Putting Education Reform To The Test

Race-Based Scoring Controversy Gets Attention From Lawmakers


State Board of Education Chairman Gary Chartrand.

Governor Rick Scott doesn’t like the way the State Board of Education has proposed closing the achievement gap between students.

The board released a five year plan that sets different passing thresholds on the Florida Comprehensive Assessment Test (FCAT) — which vary by student race and ethnicity.

The plan calls for higher passing scores among Asian and white students, while setting higher expectations for improvement among black and Hispanic students.

In response, Gov. Rick Scott issued a statement saying in part: 

“We have to measure student achievement and ensure the highest level of accountability.

When looking at those measurements, an achievement gap still exists between different groups of students in our state. 

The actions taken last week by the State Board of Education in adopting their strategic plan did not clearly articulate our shared commitment to fully close that achievement gap for all students, regardless of race, geography, gender or other circumstance. 

The standards set by the State Board must clearly and sincerely acknowledge that all students are capable of performing at grade level regardless of their race or background and that our ultimate goal is to ensure there is no achievement gap in Florida’s education system.”

Rep. Perry Thurston (D-Plantation), the incoming Florida House Democratic leader, wrote:

“I am hopeful that the Board of Education will recraft the plan so that it seeks improved student performance across the board instead of one based on race and ethnicity. As I’ve stated before, it is simply wrong to imply that one race is academically inferior to another.”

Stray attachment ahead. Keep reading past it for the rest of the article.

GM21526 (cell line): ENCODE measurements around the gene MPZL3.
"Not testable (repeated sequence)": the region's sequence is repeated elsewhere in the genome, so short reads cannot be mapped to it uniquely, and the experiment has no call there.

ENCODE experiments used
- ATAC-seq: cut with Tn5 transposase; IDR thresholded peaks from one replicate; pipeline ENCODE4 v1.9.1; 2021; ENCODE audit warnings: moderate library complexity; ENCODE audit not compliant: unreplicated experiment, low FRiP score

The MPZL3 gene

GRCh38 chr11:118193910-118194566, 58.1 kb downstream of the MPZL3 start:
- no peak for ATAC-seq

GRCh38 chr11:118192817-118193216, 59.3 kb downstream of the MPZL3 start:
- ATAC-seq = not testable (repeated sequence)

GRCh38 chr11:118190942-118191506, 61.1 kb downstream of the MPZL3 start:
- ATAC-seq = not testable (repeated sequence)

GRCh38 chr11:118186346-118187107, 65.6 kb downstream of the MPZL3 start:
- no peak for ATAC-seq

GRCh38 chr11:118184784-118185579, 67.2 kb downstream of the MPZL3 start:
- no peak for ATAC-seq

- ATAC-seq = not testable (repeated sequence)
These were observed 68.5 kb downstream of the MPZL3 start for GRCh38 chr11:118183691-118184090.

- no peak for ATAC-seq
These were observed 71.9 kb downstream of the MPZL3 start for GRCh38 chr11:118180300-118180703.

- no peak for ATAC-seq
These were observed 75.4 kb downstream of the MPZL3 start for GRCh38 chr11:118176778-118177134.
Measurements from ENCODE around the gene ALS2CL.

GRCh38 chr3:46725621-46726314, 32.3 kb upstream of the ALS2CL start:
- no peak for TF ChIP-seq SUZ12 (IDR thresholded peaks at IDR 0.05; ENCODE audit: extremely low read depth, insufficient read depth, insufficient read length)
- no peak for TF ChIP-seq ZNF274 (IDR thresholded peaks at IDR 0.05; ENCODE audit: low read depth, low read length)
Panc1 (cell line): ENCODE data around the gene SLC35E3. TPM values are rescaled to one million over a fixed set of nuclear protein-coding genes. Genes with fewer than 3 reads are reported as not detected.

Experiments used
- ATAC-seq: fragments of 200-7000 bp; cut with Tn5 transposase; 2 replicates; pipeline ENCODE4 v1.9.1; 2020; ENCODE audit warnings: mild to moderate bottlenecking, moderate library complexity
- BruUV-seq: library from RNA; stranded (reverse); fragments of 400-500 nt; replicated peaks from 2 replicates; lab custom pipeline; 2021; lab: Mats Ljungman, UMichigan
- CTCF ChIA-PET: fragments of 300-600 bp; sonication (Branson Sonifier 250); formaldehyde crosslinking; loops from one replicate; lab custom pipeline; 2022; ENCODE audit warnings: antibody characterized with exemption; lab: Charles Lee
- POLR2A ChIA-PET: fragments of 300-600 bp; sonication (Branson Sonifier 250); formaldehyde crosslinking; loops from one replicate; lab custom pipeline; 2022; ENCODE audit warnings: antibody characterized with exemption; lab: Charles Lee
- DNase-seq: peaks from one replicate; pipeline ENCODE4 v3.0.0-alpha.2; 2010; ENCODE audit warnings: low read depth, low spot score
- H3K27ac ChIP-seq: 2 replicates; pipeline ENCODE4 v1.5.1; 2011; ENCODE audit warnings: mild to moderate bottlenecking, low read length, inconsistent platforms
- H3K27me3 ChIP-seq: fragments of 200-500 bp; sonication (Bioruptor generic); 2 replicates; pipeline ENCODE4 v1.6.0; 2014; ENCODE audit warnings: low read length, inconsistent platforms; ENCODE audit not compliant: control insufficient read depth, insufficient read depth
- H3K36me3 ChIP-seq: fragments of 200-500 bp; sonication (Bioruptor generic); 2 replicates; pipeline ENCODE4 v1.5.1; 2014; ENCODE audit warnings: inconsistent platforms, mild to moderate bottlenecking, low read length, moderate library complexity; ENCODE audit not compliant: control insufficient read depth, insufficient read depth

The controversy isn’t lost on board Chairman Gary Chartrand, who issued his own statement:

“I specifically asked department staff to include a footnote in the strategic plan that clearly states the goal of the State Board of Education is that all children would become 100 percent proficient. 

We have to acknowledge that there are different starting points among groups of students today. We can only close the achievement gap in Florida if we are willing to have an honest conversation about what it will take to get all students to that level of success.

Absent this kind of measurement focus, the achievement gap between African American students and white students in Florida was only reduced by five percentage points between 2001 and 2010. 

By clearly outlining that all students are capable of performing on grade level and understanding what we will need to do to move them towards that goal, we can make sure that every student in Florida is prepared for success in college and careers.”


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